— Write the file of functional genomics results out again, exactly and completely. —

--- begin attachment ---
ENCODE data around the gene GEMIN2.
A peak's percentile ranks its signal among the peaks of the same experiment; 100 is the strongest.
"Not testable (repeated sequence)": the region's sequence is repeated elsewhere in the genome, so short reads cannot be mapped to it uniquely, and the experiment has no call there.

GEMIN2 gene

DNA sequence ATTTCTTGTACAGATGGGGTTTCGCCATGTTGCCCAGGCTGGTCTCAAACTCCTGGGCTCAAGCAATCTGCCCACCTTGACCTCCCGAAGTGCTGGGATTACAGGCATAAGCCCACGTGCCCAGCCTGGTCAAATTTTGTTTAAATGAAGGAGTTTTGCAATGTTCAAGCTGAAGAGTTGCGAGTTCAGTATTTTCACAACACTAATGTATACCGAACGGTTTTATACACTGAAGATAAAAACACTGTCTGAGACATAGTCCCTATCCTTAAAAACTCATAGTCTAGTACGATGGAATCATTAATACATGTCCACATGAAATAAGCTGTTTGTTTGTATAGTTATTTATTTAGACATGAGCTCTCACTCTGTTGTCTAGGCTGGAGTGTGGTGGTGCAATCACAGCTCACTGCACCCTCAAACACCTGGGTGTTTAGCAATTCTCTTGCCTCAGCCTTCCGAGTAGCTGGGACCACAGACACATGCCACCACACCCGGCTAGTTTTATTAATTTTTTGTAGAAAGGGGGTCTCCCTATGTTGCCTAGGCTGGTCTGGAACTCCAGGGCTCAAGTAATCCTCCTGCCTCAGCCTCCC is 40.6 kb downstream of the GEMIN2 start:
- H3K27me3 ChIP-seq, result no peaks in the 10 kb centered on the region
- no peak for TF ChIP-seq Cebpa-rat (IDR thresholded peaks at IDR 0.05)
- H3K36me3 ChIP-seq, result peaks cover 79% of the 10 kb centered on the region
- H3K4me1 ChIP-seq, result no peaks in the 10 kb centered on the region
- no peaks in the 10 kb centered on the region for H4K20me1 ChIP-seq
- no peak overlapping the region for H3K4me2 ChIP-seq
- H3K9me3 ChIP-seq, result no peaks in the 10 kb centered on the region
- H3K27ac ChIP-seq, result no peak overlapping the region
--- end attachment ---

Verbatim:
ENCODE data around the gene GEMIN2.
A peak's percentile ranks its signal among the peaks of the same experiment; 100 is the strongest.
"Not testable (repeated sequence)": the region's sequence is repeated elsewhere in the genome, so short reads cannot be mapped to it uniquely, and the experiment has no call there.

GEMIN2 gene

DNA sequence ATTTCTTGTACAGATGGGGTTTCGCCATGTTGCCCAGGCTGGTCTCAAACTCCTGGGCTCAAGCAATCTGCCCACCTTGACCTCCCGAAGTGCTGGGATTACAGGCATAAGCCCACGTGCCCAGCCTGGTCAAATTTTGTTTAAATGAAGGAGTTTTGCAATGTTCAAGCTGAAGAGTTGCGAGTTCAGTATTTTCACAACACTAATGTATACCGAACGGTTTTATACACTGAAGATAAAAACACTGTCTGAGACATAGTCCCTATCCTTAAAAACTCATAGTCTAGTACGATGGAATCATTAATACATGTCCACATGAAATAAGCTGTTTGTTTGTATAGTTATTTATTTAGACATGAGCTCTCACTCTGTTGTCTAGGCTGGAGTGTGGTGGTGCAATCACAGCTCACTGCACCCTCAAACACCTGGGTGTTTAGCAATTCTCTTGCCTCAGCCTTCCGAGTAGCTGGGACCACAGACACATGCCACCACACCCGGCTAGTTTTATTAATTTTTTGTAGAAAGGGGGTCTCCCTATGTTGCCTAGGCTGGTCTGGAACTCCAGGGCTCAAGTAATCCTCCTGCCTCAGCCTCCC is 40.6 kb downstream of the GEMIN2 start:
- H3K27me3 ChIP-seq, result no peaks in the 10 kb centered on the region
- no peak for TF ChIP-seq Cebpa-rat (IDR thresholded peaks at IDR 0.05)
- H3K36me3 ChIP-seq, result peaks cover 79% of the 10 kb centered on the region
- H3K4me1 ChIP-seq, result no peaks in the 10 kb centered on the region
- no peaks in the 10 kb centered on the region for H4K20me1 ChIP-seq
- no peak overlapping the region for H3K4me2 ChIP-seq
- H3K9me3 ChIP-seq, result no peaks in the 10 kb centered on the region
- H3K27ac ChIP-seq, result no peak overlapping the region